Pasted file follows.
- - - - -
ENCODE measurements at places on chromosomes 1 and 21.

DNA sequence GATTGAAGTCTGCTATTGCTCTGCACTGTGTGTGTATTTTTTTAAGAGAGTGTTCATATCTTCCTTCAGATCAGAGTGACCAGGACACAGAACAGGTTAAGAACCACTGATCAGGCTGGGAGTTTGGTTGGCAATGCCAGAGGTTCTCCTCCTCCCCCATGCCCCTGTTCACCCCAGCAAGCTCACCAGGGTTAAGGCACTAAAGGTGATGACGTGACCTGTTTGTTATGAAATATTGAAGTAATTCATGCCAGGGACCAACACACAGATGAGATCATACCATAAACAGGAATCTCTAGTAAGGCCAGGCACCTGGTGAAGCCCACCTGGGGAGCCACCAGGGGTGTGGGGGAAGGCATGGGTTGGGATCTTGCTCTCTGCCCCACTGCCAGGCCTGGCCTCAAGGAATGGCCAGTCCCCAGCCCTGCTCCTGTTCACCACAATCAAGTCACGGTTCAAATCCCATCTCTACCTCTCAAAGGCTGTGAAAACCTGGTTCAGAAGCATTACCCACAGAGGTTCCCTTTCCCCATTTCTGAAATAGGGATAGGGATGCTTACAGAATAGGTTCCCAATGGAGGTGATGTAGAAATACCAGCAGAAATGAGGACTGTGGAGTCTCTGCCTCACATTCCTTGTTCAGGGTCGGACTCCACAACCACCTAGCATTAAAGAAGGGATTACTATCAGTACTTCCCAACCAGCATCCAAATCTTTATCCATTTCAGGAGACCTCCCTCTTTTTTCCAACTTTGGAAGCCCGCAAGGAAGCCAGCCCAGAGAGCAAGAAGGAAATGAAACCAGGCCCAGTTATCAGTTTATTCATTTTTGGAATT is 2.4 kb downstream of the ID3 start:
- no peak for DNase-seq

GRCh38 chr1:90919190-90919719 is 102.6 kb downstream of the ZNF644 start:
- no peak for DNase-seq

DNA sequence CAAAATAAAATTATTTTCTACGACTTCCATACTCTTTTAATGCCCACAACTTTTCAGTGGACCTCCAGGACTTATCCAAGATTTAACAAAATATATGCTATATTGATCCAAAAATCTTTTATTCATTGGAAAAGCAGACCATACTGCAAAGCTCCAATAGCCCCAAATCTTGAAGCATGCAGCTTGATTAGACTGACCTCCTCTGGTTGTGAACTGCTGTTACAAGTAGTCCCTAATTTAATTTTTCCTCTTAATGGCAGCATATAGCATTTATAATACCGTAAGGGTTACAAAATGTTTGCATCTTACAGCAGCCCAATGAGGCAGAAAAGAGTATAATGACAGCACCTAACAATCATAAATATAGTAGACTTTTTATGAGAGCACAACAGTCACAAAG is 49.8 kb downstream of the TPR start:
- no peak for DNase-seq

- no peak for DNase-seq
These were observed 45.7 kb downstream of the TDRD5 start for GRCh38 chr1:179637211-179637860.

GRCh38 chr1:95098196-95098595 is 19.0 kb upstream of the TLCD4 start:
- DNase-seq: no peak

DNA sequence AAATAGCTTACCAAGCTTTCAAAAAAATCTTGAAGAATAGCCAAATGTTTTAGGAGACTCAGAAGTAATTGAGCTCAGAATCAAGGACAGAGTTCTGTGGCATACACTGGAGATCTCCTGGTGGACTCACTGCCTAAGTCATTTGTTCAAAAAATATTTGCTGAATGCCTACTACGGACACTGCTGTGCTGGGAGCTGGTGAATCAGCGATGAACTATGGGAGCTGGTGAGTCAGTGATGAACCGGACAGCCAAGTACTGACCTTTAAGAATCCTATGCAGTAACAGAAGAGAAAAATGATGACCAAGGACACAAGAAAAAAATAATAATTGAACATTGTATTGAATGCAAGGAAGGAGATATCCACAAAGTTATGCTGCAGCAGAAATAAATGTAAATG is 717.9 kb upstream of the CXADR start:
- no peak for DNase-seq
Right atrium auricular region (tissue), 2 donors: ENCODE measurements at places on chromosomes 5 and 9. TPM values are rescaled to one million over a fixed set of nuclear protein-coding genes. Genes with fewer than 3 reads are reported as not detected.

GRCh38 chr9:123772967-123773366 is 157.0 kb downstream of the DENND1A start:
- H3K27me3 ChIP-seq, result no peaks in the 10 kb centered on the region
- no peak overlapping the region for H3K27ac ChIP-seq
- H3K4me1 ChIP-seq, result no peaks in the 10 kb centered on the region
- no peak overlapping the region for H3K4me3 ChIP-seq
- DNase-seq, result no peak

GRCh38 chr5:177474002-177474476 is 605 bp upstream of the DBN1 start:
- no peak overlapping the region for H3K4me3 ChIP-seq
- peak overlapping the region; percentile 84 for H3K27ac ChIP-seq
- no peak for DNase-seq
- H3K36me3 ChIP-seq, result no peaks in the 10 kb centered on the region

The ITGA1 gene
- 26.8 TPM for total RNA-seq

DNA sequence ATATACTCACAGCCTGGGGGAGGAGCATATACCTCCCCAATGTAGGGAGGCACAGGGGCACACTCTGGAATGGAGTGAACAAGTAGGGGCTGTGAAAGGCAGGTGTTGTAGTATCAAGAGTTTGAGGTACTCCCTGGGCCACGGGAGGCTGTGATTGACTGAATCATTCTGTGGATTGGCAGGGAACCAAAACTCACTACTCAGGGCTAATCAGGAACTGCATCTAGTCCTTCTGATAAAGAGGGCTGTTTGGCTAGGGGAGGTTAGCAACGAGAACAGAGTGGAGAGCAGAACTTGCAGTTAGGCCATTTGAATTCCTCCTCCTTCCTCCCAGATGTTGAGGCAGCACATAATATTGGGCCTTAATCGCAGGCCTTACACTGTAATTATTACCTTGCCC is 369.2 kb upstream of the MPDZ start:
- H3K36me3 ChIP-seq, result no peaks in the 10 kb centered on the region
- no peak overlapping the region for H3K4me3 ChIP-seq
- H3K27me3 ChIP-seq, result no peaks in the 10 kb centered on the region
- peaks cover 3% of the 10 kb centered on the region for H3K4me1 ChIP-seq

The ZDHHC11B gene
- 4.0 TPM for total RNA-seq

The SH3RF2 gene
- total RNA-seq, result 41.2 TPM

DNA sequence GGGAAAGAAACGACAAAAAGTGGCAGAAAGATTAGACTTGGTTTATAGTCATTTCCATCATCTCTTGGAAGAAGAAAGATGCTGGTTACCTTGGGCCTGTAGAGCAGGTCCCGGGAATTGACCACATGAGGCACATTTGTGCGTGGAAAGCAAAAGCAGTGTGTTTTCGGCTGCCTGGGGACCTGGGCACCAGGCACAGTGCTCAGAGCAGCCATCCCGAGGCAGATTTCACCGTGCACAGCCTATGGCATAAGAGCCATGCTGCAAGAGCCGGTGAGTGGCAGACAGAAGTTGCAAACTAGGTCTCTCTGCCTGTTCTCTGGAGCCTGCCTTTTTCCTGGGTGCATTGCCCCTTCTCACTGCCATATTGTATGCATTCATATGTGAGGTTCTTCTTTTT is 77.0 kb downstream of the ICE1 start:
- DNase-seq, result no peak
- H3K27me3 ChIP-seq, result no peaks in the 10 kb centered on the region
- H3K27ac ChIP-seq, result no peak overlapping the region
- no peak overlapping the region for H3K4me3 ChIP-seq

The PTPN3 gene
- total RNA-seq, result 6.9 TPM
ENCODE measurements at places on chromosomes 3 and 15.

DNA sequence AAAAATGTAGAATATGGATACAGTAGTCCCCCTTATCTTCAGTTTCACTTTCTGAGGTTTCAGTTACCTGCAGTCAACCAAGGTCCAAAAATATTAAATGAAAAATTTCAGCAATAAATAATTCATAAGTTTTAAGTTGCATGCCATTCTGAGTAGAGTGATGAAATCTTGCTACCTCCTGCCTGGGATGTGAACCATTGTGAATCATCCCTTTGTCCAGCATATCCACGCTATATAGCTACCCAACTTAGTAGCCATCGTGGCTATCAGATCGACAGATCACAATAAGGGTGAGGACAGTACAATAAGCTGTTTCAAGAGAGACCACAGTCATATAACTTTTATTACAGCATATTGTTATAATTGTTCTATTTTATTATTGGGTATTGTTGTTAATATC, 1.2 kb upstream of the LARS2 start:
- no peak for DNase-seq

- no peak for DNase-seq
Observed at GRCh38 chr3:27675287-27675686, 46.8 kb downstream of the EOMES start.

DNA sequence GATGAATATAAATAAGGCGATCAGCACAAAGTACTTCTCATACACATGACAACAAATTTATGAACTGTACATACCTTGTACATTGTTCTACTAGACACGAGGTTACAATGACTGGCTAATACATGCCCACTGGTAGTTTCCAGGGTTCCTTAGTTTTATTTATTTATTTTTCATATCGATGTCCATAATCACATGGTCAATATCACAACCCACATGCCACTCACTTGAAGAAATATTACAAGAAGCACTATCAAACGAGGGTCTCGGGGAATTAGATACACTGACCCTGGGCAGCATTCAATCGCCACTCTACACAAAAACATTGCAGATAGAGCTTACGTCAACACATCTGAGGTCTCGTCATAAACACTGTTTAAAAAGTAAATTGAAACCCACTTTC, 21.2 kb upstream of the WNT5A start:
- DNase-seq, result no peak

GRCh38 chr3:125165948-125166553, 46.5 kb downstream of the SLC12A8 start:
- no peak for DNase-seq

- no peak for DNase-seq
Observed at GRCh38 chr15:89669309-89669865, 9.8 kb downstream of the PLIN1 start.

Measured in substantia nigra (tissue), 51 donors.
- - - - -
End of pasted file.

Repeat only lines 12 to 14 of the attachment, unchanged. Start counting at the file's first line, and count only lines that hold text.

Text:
DNA sequence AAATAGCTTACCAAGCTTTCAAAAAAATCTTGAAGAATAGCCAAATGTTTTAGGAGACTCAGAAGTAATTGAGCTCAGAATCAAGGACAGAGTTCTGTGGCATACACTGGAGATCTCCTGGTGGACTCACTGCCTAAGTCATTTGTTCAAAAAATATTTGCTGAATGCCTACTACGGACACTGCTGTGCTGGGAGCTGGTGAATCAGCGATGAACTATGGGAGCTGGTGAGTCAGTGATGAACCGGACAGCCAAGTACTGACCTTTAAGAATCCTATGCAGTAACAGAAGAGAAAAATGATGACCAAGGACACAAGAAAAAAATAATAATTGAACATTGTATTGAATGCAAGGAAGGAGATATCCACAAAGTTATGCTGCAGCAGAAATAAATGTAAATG is 717.9 kb upstream of the CXADR start:
- no peak for DNase-seq
Right atrium auricular region (tissue), 2 donors: ENCODE measurements at places on chromosomes 5 and 9. TPM values are rescaled to one million over a fixed set of nuclear protein-coding genes. Genes with fewer than 3 reads are reported as not detected.